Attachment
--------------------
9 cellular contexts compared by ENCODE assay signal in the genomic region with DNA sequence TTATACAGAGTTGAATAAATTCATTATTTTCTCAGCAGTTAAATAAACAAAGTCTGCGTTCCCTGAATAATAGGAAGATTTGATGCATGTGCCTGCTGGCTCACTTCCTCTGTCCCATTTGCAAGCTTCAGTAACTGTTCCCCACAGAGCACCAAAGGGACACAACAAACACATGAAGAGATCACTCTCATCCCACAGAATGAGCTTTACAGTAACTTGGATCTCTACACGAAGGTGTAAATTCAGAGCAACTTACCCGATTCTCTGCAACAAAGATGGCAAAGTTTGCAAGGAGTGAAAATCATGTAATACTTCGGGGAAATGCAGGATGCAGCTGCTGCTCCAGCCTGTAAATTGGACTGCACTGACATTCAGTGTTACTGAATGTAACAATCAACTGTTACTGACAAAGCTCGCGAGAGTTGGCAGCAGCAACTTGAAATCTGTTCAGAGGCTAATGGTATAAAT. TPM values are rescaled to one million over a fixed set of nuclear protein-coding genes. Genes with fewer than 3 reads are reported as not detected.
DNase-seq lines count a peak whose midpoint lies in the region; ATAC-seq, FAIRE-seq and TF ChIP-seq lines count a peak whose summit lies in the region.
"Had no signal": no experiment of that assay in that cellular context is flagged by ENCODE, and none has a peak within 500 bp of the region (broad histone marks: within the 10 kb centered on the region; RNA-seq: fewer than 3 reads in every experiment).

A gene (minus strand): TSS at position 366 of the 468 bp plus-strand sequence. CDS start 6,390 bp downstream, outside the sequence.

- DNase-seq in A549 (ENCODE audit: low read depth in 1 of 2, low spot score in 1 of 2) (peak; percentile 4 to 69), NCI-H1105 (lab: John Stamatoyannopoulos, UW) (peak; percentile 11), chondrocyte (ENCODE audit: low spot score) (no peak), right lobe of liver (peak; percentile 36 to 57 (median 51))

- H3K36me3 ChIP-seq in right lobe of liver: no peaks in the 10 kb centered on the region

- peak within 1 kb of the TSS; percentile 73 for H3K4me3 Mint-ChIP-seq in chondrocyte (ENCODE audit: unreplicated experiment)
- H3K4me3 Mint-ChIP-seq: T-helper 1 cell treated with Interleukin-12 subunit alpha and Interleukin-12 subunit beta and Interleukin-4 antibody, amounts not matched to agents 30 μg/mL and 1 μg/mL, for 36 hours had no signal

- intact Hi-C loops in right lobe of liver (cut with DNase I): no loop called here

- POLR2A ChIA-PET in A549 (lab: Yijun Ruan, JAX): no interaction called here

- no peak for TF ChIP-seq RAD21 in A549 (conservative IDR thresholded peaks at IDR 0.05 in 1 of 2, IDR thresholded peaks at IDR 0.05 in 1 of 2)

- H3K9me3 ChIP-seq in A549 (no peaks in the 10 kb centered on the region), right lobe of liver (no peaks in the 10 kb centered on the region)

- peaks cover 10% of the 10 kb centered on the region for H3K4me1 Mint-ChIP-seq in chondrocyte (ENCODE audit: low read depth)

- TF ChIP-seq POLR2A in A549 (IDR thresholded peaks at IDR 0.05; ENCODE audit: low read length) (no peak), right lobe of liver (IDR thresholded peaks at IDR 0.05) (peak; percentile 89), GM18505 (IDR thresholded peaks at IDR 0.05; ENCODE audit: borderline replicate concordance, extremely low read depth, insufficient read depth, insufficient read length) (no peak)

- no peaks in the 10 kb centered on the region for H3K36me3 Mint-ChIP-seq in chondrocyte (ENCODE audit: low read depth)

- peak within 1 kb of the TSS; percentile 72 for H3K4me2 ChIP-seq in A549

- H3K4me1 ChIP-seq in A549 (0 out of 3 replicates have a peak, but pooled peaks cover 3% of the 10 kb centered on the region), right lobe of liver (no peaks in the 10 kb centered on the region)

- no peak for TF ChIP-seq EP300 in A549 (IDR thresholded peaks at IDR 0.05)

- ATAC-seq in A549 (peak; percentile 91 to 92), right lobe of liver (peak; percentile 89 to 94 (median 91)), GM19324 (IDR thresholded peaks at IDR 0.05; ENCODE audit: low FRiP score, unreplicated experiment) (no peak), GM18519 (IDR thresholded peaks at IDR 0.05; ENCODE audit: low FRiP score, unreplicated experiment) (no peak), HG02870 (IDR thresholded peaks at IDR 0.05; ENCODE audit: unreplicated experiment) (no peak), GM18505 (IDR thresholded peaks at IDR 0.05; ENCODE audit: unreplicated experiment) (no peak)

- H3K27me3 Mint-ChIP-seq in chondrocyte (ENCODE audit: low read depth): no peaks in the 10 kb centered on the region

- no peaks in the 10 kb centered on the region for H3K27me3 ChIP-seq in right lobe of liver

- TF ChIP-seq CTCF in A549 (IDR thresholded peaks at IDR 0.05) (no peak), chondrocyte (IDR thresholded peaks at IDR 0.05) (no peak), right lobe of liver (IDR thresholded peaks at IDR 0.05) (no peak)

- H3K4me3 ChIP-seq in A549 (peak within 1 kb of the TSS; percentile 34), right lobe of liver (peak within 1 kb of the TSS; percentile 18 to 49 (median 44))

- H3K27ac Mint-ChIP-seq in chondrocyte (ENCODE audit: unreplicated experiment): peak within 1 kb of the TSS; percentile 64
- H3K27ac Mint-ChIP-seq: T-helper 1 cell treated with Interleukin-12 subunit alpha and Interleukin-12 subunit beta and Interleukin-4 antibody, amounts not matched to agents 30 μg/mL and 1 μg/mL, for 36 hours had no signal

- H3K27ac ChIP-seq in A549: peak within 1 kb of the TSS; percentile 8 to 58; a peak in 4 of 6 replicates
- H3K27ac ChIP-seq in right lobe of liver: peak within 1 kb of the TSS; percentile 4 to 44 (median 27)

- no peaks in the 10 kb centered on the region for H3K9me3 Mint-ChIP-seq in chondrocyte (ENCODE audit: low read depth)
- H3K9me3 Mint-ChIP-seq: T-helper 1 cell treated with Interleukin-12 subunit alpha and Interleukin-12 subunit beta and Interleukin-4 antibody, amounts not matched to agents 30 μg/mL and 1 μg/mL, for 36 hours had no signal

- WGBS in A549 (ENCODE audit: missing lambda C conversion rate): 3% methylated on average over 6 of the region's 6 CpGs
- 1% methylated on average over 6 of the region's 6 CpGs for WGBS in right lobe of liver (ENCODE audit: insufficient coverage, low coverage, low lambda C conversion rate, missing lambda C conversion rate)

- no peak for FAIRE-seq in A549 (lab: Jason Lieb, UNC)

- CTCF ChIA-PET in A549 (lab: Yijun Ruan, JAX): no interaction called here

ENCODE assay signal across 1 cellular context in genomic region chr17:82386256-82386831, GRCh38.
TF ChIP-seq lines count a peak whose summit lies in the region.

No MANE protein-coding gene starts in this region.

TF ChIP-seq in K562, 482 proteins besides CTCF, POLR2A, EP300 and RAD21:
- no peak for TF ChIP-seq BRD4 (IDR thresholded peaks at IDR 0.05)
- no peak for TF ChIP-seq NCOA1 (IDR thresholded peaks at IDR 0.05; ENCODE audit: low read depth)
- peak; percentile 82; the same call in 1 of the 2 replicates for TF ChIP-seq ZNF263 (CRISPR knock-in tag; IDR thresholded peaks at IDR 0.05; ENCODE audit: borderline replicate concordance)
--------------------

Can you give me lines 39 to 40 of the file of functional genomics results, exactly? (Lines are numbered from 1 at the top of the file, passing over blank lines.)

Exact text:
- no peak for TF ChIP-seq NCOA1 (IDR thresholded peaks at IDR 0.05; ENCODE audit: low read depth)
- peak; percentile 82; the same call in 1 of the 2 replicates for TF ChIP-seq ZNF263 (CRISPR knock-in tag; IDR thresholded peaks at IDR 0.05; ENCODE audit: borderline replicate concordance)